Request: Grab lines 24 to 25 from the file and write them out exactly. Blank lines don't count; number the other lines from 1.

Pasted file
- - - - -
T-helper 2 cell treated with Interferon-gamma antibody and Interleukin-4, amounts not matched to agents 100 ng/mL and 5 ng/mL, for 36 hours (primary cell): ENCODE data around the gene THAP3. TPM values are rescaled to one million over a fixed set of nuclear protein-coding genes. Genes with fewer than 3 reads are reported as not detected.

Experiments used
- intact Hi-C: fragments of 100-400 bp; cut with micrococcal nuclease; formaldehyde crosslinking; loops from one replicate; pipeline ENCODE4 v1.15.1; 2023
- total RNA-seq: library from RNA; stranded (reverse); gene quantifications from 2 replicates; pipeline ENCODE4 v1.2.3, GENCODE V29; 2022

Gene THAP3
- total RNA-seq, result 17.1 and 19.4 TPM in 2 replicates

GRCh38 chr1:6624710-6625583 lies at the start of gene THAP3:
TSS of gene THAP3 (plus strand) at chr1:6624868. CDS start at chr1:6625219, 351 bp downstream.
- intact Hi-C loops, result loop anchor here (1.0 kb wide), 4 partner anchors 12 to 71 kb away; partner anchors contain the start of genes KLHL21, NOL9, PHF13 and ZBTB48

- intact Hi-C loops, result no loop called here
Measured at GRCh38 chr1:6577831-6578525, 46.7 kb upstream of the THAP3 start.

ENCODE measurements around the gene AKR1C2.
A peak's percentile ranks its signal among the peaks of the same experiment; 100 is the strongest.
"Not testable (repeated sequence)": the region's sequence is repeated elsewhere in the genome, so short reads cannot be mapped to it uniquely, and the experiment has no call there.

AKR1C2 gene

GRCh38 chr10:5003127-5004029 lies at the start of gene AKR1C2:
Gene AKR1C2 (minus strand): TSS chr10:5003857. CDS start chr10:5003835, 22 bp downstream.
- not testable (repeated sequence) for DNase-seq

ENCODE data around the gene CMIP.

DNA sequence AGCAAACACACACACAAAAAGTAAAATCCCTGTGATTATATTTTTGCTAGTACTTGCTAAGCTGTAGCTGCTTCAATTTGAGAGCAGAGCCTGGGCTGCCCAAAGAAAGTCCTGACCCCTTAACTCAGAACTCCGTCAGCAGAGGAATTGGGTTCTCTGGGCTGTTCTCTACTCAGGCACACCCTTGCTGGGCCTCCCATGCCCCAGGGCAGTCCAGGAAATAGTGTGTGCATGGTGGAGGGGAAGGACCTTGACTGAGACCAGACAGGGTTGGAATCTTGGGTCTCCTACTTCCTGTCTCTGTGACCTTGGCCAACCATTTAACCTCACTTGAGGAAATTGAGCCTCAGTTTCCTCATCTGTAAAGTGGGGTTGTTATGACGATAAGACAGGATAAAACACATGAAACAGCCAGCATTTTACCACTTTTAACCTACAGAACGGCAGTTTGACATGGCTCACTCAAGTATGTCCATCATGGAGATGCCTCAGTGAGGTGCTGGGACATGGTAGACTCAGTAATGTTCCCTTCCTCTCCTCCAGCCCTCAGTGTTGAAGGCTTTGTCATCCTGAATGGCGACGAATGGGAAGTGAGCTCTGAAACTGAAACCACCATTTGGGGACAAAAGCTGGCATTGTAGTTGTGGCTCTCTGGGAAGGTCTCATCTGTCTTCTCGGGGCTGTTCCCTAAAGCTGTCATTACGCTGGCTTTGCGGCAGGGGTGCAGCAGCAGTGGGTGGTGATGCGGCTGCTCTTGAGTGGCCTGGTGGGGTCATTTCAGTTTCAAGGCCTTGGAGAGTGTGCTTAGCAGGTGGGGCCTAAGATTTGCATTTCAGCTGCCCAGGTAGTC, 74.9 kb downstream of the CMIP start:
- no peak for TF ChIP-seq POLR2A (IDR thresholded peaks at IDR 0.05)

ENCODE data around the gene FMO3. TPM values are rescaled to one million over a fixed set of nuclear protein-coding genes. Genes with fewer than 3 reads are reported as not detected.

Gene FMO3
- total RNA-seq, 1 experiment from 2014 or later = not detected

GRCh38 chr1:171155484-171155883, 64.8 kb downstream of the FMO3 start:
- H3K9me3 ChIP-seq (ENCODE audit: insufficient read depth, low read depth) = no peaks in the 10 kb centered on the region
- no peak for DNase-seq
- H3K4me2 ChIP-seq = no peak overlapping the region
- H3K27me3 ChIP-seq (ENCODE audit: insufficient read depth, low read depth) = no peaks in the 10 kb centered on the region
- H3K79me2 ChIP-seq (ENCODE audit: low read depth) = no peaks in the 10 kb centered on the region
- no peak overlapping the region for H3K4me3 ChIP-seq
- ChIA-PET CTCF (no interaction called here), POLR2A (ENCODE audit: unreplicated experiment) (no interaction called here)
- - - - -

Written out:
- total RNA-seq, 1 experiment from 2014 or later = not detected

GRCh38 chr1:171155484-171155883, 64.8 kb downstream of the FMO3 start: